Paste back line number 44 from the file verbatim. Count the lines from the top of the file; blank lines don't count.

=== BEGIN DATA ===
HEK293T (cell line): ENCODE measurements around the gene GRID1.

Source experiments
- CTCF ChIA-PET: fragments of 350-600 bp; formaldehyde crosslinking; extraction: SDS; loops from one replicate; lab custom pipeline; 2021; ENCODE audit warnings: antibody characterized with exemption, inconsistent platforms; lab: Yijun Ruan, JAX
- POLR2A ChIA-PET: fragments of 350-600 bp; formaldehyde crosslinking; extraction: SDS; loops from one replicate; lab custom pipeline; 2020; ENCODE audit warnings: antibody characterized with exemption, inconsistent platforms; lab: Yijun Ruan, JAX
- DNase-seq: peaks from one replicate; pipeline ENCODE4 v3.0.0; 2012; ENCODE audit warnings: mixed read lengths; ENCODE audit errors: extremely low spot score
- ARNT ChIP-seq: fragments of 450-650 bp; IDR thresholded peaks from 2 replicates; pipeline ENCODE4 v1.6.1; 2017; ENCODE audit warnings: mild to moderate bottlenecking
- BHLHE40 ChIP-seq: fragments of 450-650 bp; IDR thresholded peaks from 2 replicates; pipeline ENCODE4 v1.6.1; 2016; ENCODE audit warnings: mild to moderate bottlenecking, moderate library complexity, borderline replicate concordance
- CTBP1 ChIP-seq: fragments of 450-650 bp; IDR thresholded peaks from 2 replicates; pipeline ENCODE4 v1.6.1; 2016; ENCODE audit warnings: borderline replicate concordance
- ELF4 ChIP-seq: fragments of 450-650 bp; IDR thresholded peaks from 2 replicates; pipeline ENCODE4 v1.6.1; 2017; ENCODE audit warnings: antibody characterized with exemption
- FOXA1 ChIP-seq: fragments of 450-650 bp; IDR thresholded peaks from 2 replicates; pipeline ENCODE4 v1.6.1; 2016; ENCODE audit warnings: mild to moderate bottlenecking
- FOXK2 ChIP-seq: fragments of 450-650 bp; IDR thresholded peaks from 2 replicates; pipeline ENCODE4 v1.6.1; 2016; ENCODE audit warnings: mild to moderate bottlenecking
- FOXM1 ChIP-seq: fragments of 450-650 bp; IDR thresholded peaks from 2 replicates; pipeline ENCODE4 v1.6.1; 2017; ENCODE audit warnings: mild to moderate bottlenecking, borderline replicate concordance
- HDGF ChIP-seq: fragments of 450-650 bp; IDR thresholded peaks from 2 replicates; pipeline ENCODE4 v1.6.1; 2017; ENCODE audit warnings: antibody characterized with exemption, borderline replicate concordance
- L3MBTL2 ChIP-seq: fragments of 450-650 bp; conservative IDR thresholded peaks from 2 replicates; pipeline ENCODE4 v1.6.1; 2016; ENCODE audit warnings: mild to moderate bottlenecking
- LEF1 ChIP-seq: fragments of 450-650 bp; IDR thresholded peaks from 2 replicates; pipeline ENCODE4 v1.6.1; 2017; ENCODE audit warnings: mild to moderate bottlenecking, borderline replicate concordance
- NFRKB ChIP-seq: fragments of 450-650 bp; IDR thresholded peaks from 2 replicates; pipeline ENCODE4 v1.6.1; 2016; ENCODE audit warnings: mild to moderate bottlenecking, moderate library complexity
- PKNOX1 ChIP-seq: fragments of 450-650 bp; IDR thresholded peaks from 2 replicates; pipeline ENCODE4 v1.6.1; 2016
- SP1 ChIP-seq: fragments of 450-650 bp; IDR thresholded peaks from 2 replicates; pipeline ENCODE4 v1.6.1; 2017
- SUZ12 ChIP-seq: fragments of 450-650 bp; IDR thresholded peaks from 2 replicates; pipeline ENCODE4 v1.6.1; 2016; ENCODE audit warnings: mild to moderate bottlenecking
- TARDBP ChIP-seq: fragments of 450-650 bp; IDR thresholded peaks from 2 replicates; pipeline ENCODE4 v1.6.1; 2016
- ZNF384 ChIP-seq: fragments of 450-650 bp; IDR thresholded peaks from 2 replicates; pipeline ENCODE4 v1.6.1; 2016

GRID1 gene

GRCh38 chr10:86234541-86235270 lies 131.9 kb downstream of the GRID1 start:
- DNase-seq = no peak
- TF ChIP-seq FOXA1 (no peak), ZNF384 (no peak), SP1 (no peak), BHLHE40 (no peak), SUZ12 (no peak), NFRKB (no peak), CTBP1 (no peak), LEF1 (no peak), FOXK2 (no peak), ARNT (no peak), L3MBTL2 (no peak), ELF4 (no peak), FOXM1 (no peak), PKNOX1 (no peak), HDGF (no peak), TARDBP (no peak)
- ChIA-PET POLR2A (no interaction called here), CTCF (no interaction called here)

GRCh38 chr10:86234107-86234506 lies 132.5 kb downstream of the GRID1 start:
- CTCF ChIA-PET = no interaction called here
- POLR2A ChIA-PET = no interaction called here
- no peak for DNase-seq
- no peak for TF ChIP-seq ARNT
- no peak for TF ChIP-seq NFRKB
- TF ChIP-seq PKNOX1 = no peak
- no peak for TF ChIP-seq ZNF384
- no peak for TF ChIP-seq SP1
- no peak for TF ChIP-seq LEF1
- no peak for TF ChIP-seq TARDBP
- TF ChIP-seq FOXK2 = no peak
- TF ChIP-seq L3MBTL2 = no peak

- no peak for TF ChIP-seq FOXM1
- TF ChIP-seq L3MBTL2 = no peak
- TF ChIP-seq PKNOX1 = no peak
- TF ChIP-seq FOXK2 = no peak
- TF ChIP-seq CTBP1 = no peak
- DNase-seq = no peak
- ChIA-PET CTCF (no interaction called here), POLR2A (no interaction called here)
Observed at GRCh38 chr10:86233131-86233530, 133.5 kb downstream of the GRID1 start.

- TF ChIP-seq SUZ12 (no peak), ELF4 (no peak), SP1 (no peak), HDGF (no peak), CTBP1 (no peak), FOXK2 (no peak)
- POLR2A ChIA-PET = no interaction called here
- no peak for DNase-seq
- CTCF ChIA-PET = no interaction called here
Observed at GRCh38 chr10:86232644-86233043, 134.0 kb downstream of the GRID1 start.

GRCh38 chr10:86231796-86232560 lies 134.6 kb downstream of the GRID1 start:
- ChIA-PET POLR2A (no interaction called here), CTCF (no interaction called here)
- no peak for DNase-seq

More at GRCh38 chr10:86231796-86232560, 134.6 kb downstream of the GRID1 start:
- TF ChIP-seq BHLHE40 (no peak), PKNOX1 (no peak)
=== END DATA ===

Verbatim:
- TF ChIP-seq CTBP1 = no peak